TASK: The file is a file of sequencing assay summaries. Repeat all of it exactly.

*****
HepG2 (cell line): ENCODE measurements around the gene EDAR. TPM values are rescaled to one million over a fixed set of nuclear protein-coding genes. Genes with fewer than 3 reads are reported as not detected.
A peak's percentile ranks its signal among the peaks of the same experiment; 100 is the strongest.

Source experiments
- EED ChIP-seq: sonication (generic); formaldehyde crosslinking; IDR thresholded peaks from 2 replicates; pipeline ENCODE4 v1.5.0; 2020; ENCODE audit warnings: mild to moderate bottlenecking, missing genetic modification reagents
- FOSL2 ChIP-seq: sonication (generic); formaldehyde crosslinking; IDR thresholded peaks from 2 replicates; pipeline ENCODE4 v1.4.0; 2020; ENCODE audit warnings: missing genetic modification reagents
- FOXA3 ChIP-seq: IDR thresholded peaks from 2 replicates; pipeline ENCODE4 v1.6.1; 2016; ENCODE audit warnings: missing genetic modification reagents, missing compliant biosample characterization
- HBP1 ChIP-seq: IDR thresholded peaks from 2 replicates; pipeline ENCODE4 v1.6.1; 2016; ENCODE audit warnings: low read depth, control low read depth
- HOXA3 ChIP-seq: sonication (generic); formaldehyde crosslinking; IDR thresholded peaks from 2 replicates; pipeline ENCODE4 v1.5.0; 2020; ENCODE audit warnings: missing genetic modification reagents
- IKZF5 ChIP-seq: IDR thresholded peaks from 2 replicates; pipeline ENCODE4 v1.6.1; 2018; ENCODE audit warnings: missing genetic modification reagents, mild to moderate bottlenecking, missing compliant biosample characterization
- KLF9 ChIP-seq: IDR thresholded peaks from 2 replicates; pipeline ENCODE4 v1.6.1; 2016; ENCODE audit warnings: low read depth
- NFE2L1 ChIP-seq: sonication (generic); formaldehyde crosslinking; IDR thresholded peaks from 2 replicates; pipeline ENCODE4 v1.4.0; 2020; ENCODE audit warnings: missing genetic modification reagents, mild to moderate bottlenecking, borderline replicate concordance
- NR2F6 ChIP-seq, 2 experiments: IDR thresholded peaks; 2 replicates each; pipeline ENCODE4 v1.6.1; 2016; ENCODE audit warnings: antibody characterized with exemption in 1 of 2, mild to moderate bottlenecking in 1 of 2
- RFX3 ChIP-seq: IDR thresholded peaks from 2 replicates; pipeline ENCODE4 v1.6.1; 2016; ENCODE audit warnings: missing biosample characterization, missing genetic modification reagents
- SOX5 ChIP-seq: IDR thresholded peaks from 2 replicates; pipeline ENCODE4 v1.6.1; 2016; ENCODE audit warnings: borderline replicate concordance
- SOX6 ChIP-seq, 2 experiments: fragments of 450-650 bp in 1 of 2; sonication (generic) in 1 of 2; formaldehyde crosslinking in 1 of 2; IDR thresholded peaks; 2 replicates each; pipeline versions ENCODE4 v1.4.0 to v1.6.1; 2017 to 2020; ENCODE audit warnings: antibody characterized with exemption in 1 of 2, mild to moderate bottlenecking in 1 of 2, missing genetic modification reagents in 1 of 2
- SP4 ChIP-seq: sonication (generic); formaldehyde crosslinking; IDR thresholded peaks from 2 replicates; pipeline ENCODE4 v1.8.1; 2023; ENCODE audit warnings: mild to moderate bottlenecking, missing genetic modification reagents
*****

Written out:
HepG2 (cell line): ENCODE measurements around the gene EDAR. TPM values are rescaled to one million over a fixed set of nuclear protein-coding genes. Genes with fewer than 3 reads are reported as not detected.
A peak's percentile ranks its signal among the peaks of the same experiment; 100 is the strongest.

Source experiments
- EED ChIP-seq: sonication (generic); formaldehyde crosslinking; IDR thresholded peaks from 2 replicates; pipeline ENCODE4 v1.5.0; 2020; ENCODE audit warnings: mild to moderate bottlenecking, missing genetic modification reagents
- FOSL2 ChIP-seq: sonication (generic); formaldehyde crosslinking; IDR thresholded peaks from 2 replicates; pipeline ENCODE4 v1.4.0; 2020; ENCODE audit warnings: missing genetic modification reagents
- FOXA3 ChIP-seq: IDR thresholded peaks from 2 replicates; pipeline ENCODE4 v1.6.1; 2016; ENCODE audit warnings: missing genetic modification reagents, missing compliant biosample characterization
- HBP1 ChIP-seq: IDR thresholded peaks from 2 replicates; pipeline ENCODE4 v1.6.1; 2016; ENCODE audit warnings: low read depth, control low read depth
- HOXA3 ChIP-seq: sonication (generic); formaldehyde crosslinking; IDR thresholded peaks from 2 replicates; pipeline ENCODE4 v1.5.0; 2020; ENCODE audit warnings: missing genetic modification reagents
- IKZF5 ChIP-seq: IDR thresholded peaks from 2 replicates; pipeline ENCODE4 v1.6.1; 2018; ENCODE audit warnings: missing genetic modification reagents, mild to moderate bottlenecking, missing compliant biosample characterization
- KLF9 ChIP-seq: IDR thresholded peaks from 2 replicates; pipeline ENCODE4 v1.6.1; 2016; ENCODE audit warnings: low read depth
- NFE2L1 ChIP-seq: sonication (generic); formaldehyde crosslinking; IDR thresholded peaks from 2 replicates; pipeline ENCODE4 v1.4.0; 2020; ENCODE audit warnings: missing genetic modification reagents, mild to moderate bottlenecking, borderline replicate concordance
- NR2F6 ChIP-seq, 2 experiments: IDR thresholded peaks; 2 replicates each; pipeline ENCODE4 v1.6.1; 2016; ENCODE audit warnings: antibody characterized with exemption in 1 of 2, mild to moderate bottlenecking in 1 of 2
- RFX3 ChIP-seq: IDR thresholded peaks from 2 replicates; pipeline ENCODE4 v1.6.1; 2016; ENCODE audit warnings: missing biosample characterization, missing genetic modification reagents
- SOX5 ChIP-seq: IDR thresholded peaks from 2 replicates; pipeline ENCODE4 v1.6.1; 2016; ENCODE audit warnings: borderline replicate concordance
- SOX6 ChIP-seq, 2 experiments: fragments of 450-650 bp in 1 of 2; sonication (generic) in 1 of 2; formaldehyde crosslinking in 1 of 2; IDR thresholded peaks; 2 replicates each; pipeline versions ENCODE4 v1.4.0 to v1.6.1; 2017 to 2020; ENCODE audit warnings: antibody characterized with exemption in 1 of 2, mild to moderate bottlenecking in 1 of 2, missing genetic modification reagents in 1 of 2
- SP4 ChIP-seq: sonication (generic); formaldehyde crosslinking; IDR thresholded peaks from 2 replicates; pipeline ENCODE4 v1.8.1; 2023; ENCODE audit warnings: mild to moderate bottlenecking, missing genetic modification reagents